In the readings critical, complex and open pedagogical frameworks the classroom or a course were the analytic levels. As has been mentioned throughout people’s discussions of the semester, that there are some difficulties in applying this to certain courses. This, for me, has raised an internal question of what if we do this on the major/department level, and create a critical pedagogical arc?
For faculty, there an be a challenge in operating within a system or structure that doesn’t support or advance these methods. Some of the push back from the university, department and even students can temper adoption. For students, I wonder how having the freedom to learn in one course, and then pushed back into the traditional format impacts motivation and drive in the long-term.
I wonder how student learning will be changed, particularly in STEM, if departments adopt an explicit critical pedagogy arc over the course of a program. While foundational courses adopt critical pedagogical techniques to the degree to which they can, feasibly, sequential, high-level courses integrate techniques to an even greater degree of experiential learning, student-centered learning, collaborative course creation, etc. I wonder what would happen to knowledge if students could annotate readings and documents each semester to be used by those in the coming semester, or for themselves in later courses.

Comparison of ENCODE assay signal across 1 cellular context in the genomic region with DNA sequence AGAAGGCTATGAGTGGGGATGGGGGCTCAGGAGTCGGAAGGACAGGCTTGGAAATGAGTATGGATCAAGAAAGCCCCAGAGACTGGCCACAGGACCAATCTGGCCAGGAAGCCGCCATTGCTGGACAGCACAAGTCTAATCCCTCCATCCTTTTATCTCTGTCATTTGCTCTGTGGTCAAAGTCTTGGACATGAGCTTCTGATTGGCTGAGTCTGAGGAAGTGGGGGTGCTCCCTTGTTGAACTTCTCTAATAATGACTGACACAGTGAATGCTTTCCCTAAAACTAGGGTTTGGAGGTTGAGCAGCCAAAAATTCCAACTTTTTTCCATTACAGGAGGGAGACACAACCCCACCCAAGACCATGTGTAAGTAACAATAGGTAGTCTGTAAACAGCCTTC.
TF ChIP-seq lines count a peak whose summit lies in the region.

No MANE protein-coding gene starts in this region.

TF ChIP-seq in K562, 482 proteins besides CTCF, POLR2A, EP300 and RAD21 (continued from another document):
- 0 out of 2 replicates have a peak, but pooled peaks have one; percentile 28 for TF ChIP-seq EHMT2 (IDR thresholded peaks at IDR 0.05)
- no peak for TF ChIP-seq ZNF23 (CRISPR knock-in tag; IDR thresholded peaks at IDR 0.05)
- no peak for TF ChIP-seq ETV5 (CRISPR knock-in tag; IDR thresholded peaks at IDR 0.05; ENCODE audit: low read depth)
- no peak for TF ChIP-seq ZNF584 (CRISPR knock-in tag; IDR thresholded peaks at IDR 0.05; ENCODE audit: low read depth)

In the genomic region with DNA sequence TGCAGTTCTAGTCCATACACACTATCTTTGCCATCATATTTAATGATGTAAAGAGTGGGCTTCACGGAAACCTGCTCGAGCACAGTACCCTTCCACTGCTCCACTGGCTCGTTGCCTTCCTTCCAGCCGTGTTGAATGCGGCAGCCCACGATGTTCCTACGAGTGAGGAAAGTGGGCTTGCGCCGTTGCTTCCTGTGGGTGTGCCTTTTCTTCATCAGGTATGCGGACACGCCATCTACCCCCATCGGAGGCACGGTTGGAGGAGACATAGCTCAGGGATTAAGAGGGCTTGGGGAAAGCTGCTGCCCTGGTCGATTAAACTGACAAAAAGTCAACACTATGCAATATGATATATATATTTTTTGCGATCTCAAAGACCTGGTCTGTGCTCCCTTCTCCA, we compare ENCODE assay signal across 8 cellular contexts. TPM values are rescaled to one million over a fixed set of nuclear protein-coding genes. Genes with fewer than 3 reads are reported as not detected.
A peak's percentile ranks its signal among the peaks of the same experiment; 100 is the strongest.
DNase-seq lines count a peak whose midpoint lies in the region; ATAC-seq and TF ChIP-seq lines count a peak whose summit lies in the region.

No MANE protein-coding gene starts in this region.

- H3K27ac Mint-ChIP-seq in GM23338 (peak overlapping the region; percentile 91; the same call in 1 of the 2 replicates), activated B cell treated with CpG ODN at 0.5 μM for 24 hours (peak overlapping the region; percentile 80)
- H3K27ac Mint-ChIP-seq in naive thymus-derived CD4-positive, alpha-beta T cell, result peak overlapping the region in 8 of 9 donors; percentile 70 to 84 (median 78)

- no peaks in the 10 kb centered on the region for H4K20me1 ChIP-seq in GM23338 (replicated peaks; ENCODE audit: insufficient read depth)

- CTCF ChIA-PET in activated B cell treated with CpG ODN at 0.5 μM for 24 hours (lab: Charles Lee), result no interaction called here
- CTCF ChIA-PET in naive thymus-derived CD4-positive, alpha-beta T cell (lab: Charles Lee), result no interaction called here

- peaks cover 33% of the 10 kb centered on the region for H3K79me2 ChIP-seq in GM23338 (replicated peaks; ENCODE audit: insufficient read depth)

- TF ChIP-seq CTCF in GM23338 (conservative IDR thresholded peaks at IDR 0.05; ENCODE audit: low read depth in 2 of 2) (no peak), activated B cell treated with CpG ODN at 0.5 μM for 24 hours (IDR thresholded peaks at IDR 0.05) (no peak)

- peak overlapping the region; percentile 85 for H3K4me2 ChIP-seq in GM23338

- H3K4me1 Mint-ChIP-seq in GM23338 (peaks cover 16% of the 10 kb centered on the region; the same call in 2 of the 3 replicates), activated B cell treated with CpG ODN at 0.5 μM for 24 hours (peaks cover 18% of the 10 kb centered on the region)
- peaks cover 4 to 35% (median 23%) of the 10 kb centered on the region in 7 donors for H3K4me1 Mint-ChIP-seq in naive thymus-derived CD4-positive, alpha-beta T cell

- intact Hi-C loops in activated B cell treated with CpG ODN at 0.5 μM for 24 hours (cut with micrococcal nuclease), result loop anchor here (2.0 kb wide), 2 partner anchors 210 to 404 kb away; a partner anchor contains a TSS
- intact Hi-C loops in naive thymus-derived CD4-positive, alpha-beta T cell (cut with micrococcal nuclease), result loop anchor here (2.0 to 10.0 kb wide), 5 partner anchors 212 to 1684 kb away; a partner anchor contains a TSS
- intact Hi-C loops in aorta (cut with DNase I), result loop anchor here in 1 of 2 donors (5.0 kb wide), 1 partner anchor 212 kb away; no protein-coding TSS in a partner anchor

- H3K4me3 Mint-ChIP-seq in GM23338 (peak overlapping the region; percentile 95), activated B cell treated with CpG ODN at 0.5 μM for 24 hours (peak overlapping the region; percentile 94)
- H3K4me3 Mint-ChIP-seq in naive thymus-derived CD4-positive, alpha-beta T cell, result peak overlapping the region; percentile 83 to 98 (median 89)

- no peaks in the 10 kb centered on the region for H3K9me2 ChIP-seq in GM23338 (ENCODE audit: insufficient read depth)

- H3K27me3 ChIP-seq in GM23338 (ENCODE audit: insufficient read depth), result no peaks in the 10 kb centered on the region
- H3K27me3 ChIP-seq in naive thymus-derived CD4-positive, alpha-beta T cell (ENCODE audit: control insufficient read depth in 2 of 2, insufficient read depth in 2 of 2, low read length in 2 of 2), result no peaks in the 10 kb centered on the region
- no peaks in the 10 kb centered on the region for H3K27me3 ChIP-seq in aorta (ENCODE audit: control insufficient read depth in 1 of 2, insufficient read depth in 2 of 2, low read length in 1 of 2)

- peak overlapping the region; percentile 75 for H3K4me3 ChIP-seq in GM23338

I wonder what would happen if students and professors created a shared portfolio that traveled from course to course throughout the major/program, sans grades. I wonder if this would allow projects and interest areas to extend beyond one semester or develop in lower-level courses. This portfolio could be used to guide project selection in future courses, and student skill development started in one course could continue in other courses (this would not include FERPA related information, but a co-created evaluation of the experience and items for other professors to continue).
I wonder if this would create personalized knowledge/degrees, even within the “traditional” degree structures. I wonder if this would change the notion of ownership that students have over their education from passively “receiving/getting an education” to something more powerful. We discuss the freedoms that students take in this context, without fear of failure – I wonder if faculty, with support from the department, chairs and deans, would also take more risks. I wonder if there would be more collaboration between faculty with regard to structuring syllabus, projects, and knowledge development if classes were seen not as stand alone check boxes or requirements, but one part of an integrated whole development process, centered on the student.